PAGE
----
Telecommuting is the new normal at work4 min read . Updated: 03 Sep 2018, 08:46 AM IST
Marissa Mayer may have banned it five years ago, but flexi-work policies are almost a non-negotiable perk now
Five years ago, when Marissa Mayer banned telecommuting after taking over as the CEO of Yahoo, there was a lot of debate over the merits and demerits of work from home (WFH) policies. For Delhi-based Yashica Verma, 35, a general manager at Philips India, this debate is a thing of the past. She works from home once a week: when she has to work on data for long hours or her day is blocked with Skype calls with global teams or, most importantly, when her daughter has a holiday or is unwell. “Since our team is spread across (time) zones, it is best to have Skype calls. I feel Skype calls are more time-bound and to the point," she says.
When Bengaluru-based Roshan Kadaramandalagi K., a development manager at SAP Labs India, joined the organization about a decade-and-a-half ago, there was no WFH policy in place. Now, the 38-year-old avails of the WFH option once or twice a month if his three-year-old twin daughters are unwell or if he has to deal with any ongoing work around the house. “These days we have efficient collaborative tools to work with others, like emails, chat messengers or conferencing with multiple colleagues. A lot of meetings are also among global teams these days—so how does it matter if you are home or at your workplace? You have to rely on technology anyway," he says.
Whether it’s for enabling employees to achieve better work-life balance or cutting down on real estate and transportation costs, companies are finding it increasingly beneficial to give prominence to policies that support flexible working hours and telecommuting. “With each seat becoming expensive for an organization to run within the office environment, the WFH concept continues to be in favour for new-age economies, start-ups and the IT industry, specifically for the younger talent in their early 20s right up to the early 30s," says Lohit Bhatia, CEO of Ikya, a division of business services provider Quess Corp. And given that we finally have the “digital backbones", as Bhatia terms it, to support this trend, he predicts that workplaces are going to look very different in the near future.
A must-have work perk
At the heart of these policies is the need to attract and retain the millennial workforce. “Millennials look at multiple careers and sometimes these can be dramatically different from each other. They want to balance work with personal life priorities such as studying, looking after children, family or pursuing a hobby or interest which could eventually become their second career. Hence, they have the need to be more productive at work and to create more time for self," says Neelesh Hundekari, partner, AT Kearney, a global management consulting firm.
Delhi-based Armaan Seth, the head of human resources at Philips India, says: “Since working from home is seen as such as an attractive work perk, employees who have experienced it are less likely to leave for a firm that does not offer flexible work."
One way to encourage more employees to adopt this policy is to lead by example. “We ensure that the leadership team and function heads work from home periodically. Seeing them join calls and discussions remotely has gone a long way in setting an example and also eliminating any sense of doubt that colleagues may have," says Mahalakshmi, director, human resources, Mondelez India, which introduced its WFH policy over eight years ago.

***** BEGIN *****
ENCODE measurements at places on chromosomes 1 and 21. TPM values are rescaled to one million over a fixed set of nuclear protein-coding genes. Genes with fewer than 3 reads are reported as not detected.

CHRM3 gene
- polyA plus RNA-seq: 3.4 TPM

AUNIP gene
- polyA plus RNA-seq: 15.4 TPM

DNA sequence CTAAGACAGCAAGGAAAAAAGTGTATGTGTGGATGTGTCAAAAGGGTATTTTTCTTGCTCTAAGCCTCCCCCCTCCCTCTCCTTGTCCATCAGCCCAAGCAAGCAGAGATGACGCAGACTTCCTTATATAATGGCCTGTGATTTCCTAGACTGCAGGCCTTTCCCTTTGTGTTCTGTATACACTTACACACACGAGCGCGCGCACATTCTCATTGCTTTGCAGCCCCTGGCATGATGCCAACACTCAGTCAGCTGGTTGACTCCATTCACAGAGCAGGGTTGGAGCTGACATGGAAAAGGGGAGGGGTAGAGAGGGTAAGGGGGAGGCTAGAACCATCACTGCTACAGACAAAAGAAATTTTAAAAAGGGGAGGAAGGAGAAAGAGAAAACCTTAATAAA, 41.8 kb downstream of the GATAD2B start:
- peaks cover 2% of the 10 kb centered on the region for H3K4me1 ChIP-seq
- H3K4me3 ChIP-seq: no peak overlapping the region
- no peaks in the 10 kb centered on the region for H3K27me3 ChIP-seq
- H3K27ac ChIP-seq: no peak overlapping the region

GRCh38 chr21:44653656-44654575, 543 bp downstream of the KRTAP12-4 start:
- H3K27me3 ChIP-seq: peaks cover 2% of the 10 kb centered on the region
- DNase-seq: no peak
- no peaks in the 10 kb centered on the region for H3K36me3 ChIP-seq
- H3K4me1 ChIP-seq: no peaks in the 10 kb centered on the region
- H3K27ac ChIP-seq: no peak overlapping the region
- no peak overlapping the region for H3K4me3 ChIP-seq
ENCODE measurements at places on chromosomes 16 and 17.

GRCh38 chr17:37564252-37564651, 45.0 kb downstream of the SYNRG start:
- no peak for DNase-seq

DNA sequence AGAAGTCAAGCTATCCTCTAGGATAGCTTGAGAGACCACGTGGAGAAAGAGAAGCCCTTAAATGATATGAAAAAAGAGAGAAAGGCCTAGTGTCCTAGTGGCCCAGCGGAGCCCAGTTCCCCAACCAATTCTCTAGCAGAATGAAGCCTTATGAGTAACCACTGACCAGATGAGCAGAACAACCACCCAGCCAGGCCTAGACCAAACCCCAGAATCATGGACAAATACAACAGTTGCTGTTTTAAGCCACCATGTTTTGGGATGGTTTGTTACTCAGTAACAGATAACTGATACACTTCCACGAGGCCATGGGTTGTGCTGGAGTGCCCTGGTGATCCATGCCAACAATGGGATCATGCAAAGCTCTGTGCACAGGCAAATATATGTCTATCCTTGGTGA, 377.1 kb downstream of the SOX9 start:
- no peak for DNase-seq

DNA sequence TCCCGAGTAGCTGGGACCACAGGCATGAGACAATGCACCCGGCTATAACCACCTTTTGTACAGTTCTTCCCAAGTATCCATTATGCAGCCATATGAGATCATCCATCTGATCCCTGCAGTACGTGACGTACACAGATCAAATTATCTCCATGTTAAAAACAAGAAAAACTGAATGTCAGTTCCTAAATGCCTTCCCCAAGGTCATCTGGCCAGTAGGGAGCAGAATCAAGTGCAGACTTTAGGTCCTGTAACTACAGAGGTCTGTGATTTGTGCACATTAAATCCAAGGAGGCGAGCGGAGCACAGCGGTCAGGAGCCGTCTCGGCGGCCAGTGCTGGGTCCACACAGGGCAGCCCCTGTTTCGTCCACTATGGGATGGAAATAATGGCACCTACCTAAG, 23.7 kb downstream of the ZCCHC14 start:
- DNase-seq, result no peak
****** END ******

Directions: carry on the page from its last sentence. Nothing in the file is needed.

And while millennials are the driving force for the WFH trend, such flexible policies have across the board appeal. Ashok Reddy, co-founder, managing director and CEO, TeamLease, a human resources service company, says in the recent years, “people above 50 years are also taking to this on account of having achieved a certain lifestyle. Now they are looking for meaningful assignments where they can contribute (and hence need some time off to manage these)."
To popularize this, some companies are not limiting the number of days that employees can avail through this policy. “We don’t keep track of who is working from home and do not expect logging in of flexi-hours," Mahalakshmi says. She says mutual responsibility inculcates goodwill among employees who exercise judgement on when and how to use this. “The benefits of WFH far outweigh any cons. Of course, there will be 1-2% cases of misuse," says Mahalakshmi. “In my three years with the company, I have heard one manager complain once."
Like Mondelez India, SAP Labs India, too, doesn’t monitor its employees’ entry and exit time. And even though its work from home policy is for one day a week, it is left to the discretion of the employee and their manager to extend this. “Trust is an important factor when a company allows freedom and flexibility to employees. The question of misuse does not arise as employees appreciate and acknowledge the SAP culture," says Mahesh Nayak, chief operating officer, SAP Labs India.
As Roshan puts it, a work from home policy is a workplace essential today and a way of ensuring that work-life balance is a priority.
Appoint a dedicated area
You need some level of privacy for your home office. Ideally, the space needs to be a quiet area, such as a spare room with a door as it can help filter noise from the rest of the house.
Establish office hours
Although flexibility is a key advantage while working from home, it’s important to establish a schedule. Typically, keeping standard office hours will help you stay focused and help your clients, friends and family know when you can be reached and when you should not be disturbed.
When you are working from your home office, it’s important to stay connected with your colleagues. Good communication practices are vital while working remotely.
—Neha Bagaria, founder & CEO, JobsForHer, an online platform which enables women on a professional break to restart their careers